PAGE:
A Few Things About Batman v Superman

It is now Marvel’s 10th year of building their superhero cinematic universe. Since then, there has been a lot of talk of comic-book-movie fatigue but there has been no sign of this fatigue in box office numbers, or even with critical reception of most Marvel films (Fox has had a rougher time with some of their properties (I’m looking at you, Spidey)). It is in this environment that WB & DC have come out swinging with their own cinematic universe, helmed by Zach Snyder (who took a soft swing at the DC universe with 2013’s Man of Steel), with Batman v Superman: Dawn of Justice. But, critically, the film has been received very poorly, starting up the eternal battle between critics and fans. Is this the first sign of comic book fatigue, or is there something really wrong with the film?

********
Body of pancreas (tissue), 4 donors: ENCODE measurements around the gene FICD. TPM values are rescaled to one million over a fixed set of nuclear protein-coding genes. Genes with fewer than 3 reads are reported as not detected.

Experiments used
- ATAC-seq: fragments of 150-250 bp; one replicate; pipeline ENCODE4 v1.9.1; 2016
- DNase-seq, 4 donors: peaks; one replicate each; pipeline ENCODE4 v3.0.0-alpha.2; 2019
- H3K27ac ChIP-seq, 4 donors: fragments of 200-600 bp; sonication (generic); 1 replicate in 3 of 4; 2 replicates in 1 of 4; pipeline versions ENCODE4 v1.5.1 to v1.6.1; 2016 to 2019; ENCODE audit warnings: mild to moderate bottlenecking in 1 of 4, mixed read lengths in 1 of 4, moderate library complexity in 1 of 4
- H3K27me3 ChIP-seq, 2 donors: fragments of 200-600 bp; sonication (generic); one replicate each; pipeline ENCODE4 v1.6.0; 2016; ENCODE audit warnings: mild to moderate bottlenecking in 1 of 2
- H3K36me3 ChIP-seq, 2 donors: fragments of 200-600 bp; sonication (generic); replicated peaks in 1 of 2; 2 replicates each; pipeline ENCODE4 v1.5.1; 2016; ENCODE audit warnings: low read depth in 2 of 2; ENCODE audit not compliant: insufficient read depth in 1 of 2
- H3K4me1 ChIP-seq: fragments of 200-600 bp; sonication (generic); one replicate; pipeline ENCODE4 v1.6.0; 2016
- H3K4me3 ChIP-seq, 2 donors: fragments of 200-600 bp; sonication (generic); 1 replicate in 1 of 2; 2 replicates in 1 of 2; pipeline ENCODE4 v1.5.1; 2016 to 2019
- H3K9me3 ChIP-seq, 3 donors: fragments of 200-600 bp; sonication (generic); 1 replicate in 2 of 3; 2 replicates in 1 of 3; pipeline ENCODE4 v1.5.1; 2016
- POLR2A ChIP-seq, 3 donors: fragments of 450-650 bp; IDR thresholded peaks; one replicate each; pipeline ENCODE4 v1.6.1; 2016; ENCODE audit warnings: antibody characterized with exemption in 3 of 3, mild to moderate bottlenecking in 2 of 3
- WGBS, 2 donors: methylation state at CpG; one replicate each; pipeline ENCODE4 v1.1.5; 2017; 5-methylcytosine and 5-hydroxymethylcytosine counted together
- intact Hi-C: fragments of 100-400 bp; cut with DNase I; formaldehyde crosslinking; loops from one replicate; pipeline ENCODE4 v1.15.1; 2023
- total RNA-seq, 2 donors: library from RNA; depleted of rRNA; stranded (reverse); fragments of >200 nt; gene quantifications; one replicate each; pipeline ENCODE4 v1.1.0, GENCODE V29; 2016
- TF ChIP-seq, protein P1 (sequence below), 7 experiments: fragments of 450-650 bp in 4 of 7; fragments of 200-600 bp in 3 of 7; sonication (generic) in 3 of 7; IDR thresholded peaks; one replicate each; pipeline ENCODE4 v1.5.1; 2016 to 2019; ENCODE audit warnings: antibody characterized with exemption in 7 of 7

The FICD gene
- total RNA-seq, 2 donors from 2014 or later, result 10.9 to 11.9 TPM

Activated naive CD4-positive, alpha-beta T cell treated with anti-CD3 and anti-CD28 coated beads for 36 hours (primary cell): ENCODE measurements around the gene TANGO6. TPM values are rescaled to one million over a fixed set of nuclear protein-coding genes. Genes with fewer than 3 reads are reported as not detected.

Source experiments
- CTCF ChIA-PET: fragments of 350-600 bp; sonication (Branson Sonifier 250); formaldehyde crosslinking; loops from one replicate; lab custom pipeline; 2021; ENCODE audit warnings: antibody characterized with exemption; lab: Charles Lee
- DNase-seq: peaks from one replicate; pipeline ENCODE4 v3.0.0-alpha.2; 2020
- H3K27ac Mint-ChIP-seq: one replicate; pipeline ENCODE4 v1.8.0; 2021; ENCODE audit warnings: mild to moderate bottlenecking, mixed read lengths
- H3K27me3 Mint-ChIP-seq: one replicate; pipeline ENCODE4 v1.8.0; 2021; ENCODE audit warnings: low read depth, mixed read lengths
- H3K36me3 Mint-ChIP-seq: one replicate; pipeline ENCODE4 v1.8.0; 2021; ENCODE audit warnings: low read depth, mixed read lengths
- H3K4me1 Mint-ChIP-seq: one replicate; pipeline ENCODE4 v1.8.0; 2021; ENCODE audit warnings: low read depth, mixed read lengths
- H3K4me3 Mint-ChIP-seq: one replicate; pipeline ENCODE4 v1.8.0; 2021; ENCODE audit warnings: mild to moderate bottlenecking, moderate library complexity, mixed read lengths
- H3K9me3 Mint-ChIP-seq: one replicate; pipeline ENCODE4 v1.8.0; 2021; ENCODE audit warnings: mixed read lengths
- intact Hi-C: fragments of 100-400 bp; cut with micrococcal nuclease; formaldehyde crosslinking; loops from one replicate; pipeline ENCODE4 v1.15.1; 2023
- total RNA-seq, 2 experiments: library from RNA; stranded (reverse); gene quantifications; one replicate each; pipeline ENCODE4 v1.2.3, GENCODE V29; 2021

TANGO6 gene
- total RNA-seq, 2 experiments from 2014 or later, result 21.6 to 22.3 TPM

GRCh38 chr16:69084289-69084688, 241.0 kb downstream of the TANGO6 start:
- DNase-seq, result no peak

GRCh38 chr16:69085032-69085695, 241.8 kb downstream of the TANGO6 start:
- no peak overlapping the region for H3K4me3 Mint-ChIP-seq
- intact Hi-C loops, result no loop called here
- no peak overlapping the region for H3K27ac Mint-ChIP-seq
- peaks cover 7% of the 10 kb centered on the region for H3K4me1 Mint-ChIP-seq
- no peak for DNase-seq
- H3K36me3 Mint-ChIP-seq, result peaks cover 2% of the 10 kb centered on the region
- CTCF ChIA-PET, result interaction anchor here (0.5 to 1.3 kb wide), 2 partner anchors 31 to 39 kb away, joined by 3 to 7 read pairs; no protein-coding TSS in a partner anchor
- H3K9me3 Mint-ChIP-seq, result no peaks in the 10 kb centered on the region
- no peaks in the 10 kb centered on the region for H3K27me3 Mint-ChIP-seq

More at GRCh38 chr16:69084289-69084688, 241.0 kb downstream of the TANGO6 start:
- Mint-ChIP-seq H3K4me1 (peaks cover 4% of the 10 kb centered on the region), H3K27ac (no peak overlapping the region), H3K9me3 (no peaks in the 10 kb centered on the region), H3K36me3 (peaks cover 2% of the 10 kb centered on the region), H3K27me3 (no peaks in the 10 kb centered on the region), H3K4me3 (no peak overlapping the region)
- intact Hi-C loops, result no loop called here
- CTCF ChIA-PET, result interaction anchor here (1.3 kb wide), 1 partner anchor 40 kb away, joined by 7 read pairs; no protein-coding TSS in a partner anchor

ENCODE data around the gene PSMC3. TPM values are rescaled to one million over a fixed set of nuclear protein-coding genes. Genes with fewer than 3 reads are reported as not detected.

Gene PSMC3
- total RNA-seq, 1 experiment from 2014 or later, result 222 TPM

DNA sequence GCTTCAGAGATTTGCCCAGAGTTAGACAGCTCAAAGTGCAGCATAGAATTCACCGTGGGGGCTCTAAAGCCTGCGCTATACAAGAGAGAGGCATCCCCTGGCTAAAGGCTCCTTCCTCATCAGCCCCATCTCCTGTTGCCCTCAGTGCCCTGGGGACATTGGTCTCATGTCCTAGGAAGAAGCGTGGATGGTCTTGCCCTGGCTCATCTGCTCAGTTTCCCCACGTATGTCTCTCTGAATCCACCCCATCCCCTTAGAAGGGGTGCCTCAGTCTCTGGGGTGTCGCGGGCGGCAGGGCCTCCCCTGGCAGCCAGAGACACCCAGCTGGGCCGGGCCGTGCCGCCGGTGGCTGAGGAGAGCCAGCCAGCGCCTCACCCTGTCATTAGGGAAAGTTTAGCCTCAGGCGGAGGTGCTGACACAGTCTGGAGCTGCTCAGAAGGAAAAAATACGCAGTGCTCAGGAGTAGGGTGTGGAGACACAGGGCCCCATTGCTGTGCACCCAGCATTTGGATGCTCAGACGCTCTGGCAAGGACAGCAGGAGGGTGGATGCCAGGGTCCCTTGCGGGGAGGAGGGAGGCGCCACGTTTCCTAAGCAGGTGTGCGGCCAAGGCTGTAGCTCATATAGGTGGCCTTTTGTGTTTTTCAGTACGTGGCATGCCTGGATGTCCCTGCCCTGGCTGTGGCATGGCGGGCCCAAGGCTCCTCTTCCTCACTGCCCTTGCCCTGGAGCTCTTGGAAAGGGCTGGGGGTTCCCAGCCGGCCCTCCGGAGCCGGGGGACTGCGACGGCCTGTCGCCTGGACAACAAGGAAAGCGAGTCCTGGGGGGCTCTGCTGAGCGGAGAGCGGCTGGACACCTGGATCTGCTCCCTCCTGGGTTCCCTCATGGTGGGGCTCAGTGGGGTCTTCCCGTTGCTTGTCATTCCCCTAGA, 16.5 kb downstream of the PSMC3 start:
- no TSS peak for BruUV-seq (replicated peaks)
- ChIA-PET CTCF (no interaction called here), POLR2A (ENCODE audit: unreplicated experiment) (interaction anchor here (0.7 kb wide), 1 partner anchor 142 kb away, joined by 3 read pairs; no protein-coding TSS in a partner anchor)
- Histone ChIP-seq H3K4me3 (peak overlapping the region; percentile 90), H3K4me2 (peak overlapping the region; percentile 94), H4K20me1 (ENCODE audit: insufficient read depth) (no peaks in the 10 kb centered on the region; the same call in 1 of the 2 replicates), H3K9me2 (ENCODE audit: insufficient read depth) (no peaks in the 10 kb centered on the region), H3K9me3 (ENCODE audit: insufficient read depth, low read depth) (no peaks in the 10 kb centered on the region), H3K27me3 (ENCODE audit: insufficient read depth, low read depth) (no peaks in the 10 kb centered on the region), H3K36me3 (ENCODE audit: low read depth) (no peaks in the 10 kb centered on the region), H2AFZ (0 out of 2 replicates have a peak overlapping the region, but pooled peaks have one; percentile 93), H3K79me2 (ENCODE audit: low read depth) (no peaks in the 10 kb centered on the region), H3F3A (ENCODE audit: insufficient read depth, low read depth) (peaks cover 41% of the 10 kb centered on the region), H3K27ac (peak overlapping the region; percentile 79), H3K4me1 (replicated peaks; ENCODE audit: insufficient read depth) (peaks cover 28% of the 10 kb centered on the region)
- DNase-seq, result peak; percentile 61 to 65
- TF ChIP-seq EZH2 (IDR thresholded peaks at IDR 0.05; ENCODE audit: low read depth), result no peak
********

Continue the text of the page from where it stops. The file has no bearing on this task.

Taking place a couple of years after the events in Man of Steel, which had Superman battling General Zod all but leveling Metropolis, BvS sees Bruce Wayne, horrified by the destruction caused by Superman and vowing to stop this vigilante menace, while Superman feels largely the same way about Wayne’s Batman. To the side of this conflict is Lex Luthor, who, behind the scenes, is trying to purchase a large amount of kryptonite (which he discovered can cut General Zod, which no other material can) to be able to battle the so-called “meta-humans” who are beginning to make their presence known on Earth. This is all also during Senate hearings about the super alien with no oversight. Also, there’s Wonder Woman. Also, a splinter cell terrorist organization. One of the main complaints so far against BvS is that it is working with way too many plot lines, and it is the best argument you can throw against the film.